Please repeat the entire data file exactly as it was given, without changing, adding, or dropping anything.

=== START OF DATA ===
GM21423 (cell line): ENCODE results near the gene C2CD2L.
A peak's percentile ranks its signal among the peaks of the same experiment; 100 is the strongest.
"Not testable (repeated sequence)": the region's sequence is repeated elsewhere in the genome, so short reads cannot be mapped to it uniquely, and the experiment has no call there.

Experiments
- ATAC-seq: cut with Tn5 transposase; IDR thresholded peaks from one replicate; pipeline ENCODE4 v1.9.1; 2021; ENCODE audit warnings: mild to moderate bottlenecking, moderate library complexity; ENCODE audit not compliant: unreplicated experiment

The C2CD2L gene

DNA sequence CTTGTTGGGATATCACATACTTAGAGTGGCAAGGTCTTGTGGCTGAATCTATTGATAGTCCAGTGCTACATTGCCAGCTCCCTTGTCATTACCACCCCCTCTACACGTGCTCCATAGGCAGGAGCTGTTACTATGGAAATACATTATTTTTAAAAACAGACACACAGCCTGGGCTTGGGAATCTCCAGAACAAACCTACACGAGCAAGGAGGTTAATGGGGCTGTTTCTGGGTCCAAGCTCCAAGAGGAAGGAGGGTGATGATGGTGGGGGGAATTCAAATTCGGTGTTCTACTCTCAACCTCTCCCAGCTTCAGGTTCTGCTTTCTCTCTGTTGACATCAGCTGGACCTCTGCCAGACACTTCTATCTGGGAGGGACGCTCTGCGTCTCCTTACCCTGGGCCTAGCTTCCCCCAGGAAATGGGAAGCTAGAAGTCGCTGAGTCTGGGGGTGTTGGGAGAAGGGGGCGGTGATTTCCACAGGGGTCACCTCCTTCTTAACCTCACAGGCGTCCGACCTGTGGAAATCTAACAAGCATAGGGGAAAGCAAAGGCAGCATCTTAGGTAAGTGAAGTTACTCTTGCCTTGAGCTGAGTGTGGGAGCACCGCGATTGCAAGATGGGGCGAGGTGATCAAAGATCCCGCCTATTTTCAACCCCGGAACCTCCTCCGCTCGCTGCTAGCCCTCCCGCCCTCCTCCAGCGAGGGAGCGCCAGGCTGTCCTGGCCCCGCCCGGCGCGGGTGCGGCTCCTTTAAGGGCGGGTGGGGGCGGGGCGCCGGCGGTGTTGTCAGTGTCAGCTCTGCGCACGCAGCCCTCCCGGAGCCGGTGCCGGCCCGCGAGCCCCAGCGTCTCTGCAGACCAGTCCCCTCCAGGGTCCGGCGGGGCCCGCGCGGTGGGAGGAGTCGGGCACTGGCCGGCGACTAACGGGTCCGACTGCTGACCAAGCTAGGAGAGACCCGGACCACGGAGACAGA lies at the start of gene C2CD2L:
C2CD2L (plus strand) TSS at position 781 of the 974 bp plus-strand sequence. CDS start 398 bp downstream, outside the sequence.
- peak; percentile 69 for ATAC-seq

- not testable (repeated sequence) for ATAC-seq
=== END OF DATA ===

GM21423 (cell line): ENCODE results near the gene C2CD2L.
A peak's percentile ranks its signal among the peaks of the same experiment; 100 is the strongest.
"Not testable (repeated sequence)": the region's sequence is repeated elsewhere in the genome, so short reads cannot be mapped to it uniquely, and the experiment has no call there.

Experiments
- ATAC-seq: cut with Tn5 transposase; IDR thresholded peaks from one replicate; pipeline ENCODE4 v1.9.1; 2021; ENCODE audit warnings: mild to moderate bottlenecking, moderate library complexity; ENCODE audit not compliant: unreplicated experiment

The C2CD2L gene

DNA sequence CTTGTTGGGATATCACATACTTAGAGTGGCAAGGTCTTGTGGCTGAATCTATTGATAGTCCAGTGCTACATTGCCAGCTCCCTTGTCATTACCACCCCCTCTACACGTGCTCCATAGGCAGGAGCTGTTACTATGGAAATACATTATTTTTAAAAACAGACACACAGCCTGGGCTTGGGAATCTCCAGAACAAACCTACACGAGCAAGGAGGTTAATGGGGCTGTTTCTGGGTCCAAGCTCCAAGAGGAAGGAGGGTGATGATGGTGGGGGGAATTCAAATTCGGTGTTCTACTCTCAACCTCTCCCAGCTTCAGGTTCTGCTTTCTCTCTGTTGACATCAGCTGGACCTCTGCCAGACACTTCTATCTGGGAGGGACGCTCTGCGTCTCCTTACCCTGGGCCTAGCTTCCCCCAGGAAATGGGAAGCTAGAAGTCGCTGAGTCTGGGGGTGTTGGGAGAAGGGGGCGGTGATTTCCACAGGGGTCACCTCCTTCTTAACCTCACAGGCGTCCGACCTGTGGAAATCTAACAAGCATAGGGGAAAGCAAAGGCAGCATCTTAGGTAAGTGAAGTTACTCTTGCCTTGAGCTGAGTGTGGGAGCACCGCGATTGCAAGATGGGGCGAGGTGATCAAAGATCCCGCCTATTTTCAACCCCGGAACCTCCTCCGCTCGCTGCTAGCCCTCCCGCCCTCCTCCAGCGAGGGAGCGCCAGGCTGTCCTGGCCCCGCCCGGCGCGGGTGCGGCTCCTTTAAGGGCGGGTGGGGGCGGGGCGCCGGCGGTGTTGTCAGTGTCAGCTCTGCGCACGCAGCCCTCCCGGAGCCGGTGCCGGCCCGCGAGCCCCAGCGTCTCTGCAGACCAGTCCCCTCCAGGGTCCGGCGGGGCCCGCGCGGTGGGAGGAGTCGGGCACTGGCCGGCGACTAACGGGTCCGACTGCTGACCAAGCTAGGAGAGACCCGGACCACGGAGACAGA lies at the start of gene C2CD2L:
C2CD2L (plus strand) TSS at position 781 of the 974 bp plus-strand sequence. CDS start 398 bp downstream, outside the sequence.
- peak; percentile 69 for ATAC-seq

- not testable (repeated sequence) for ATAC-seq